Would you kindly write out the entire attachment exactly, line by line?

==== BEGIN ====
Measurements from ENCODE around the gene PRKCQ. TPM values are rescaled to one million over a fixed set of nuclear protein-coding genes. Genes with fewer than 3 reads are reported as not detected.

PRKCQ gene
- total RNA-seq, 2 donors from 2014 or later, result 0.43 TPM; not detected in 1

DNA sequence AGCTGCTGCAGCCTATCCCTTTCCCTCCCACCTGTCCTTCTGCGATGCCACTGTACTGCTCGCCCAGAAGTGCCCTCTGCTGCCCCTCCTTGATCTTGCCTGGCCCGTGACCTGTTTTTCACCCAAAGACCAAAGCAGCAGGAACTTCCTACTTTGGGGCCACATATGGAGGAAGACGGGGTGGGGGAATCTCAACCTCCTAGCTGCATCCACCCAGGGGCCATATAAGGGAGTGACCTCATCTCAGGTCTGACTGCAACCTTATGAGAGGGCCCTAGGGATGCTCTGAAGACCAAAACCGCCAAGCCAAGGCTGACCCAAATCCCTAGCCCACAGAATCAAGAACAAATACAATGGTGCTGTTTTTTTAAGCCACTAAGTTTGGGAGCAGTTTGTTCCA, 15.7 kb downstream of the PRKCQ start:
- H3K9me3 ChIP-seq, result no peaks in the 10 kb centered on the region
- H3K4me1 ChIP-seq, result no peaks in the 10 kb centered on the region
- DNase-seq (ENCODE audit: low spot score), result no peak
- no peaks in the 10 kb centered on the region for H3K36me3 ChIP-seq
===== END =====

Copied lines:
Measurements from ENCODE around the gene PRKCQ. TPM values are rescaled to one million over a fixed set of nuclear protein-coding genes. Genes with fewer than 3 reads are reported as not detected.

PRKCQ gene
- total RNA-seq, 2 donors from 2014 or later, result 0.43 TPM; not detected in 1

DNA sequence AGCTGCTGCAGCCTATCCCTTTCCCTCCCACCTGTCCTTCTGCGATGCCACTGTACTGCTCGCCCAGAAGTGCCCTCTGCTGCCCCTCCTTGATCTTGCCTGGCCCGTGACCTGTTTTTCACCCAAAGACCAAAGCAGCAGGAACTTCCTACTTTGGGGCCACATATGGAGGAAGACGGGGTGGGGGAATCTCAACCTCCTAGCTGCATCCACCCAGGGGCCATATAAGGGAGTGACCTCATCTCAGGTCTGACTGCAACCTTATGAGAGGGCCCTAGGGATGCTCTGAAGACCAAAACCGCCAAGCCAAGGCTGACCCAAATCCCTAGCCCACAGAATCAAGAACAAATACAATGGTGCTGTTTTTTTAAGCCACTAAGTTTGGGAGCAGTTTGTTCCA, 15.7 kb downstream of the PRKCQ start:
- H3K9me3 ChIP-seq, result no peaks in the 10 kb centered on the region
- H3K4me1 ChIP-seq, result no peaks in the 10 kb centered on the region
- DNase-seq (ENCODE audit: low spot score), result no peak
- no peaks in the 10 kb centered on the region for H3K36me3 ChIP-seq